The instruction manuals that come with each LegosTM kit are much more delightful and artistic than I could have expected. They have no text in them so as to avoid translating for all the languages of the nationalities who buy these things. Instead, we're shown a series of technical diagrams of steadily-increasingly complexity, each of them rendered in full-color against a grainy but muted digitized background. These illustrations are works of unexpected beauty and have a timeless, Leonardo da Vinci quality to them.

LegosTM aren't the only class of objects that impress me with their standard interfaces. Back when I was doing all the work on the house, I was similarly impressed with the long-established standardization of carpentry and plumbing (and, to a much lesser degree, electrical wiring). Once you've mastered the language of how these things fit together, it becomes a medium for any sort of expression, including artistic (if you keep your mind open to the possibilities). This was how I launched myself into the recent tangent wherein I use copper pipes and fittings as a sculptural medium.
Menorahs are perhaps the most obvious project suggested by copper pipes, but as I've worked on those, other projects have occurred to me. The first idea was for a swing lamp, which actually preceded the idea for making menorahs. More recently I had the idea to build a coffee cup rack near the sink. The rack would combine the function of drying rack and permanent storage, freeing-up space in both the dish rack and the cupboard. Tonight while watching Kissing Jessica Stein with Gretchen, I cut all the parts for the coffee cup rack project, and then (once the movie was over - it was too good to miss), I went into the laboratory and soldered it all together. In so doing, I delayed the soldering of certain joints until the end so as to maximize the geometry-stabilizing effects that come when you solder components laid out on a firm horizontal surface. The end result had nearly-perfect geometry (much better than the swing lamp and all but one of the menorahs). It featured an array of fifteen stubs (three across by five high) on which coffee cups could be hung. Each of the stubs was five inches long and projected out at a forty five degree angle, which I measured using a scrap piece of molding.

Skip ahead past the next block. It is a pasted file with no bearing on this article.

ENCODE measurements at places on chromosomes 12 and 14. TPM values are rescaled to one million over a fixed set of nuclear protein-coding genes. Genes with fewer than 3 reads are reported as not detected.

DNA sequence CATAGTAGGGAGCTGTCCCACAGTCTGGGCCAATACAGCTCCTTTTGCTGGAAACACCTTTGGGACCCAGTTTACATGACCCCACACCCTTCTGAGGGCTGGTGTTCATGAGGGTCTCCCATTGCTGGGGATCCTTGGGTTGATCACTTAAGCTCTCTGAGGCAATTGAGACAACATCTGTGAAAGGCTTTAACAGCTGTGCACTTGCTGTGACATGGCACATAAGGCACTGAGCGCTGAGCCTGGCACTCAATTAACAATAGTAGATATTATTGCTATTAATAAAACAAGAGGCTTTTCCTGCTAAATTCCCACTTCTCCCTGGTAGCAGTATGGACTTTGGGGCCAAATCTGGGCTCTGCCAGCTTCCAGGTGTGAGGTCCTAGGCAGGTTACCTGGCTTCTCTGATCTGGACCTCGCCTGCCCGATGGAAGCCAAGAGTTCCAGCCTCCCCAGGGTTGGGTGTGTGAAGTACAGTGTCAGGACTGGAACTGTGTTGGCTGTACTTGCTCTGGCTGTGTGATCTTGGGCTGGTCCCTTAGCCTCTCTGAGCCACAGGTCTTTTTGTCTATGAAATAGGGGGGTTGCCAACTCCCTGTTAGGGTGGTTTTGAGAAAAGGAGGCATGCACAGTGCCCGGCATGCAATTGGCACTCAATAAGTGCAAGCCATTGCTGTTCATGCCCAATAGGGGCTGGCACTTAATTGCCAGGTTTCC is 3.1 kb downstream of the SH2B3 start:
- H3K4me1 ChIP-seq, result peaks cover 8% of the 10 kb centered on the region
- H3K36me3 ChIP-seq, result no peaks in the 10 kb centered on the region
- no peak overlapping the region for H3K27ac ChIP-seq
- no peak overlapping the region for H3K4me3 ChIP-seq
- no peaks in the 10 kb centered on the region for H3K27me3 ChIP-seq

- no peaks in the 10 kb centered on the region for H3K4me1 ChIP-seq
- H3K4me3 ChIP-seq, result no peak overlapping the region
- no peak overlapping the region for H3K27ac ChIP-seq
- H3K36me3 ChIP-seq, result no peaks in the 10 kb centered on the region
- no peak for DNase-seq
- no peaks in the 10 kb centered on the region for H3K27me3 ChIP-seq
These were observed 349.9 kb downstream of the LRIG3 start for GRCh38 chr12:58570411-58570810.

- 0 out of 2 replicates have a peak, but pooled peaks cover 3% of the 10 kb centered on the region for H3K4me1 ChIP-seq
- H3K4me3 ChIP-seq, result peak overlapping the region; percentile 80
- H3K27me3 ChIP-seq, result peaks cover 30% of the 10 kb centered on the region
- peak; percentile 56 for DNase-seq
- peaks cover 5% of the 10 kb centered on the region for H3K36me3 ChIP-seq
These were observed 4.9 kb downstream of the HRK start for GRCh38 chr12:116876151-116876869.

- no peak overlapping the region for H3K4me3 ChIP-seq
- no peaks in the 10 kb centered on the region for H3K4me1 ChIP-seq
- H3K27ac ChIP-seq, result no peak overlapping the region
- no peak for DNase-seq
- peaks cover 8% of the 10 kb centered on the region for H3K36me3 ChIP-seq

This was the biggest one-piece soldering job I've done since soldering the upstairs hydronic circuits a year ago, and the resulting smoke and fumes left me feeling kind of woozy. It's difficult to get good ventilation while undertaking such massive soldering projects indoors during the winter. The one good thing about this was that the solder is a lead-free alloy of copper and tin (which, by the way, means it isn't technically solder at all but bronze instead). But if I really want to do this seriously I'm going to have to put together some sort of ventilated soldering table. I'm also going to have to figure out a way to avoid getting acid flux on my fingers. That stuff temporarily ruined my fingers back when I was doing the hydronic work, but it has yet to catch up with me on these sculptural projects.

Oh look, here's a poll you can take, sponsored by a group called the American Family Association, "America's Pro-Family Online Activism Organization." The poll is about "homosexual marriage," and you don't have to wonder how they want you to vote. I'm sitll waiting for the "have you no shame" moment for dealing with these homophobic boneheads as they assemble to work their ignorant mischief on the American constitution. What's next, constitutional amendments declaring that pi is four, Jesus rose from the dead, and that "these colors" don't in fact run. One has to admire the simplicity of the American flag. It makes so much more sense than the Bill of Rights.


For linking purposes this article's URL is:

previous | next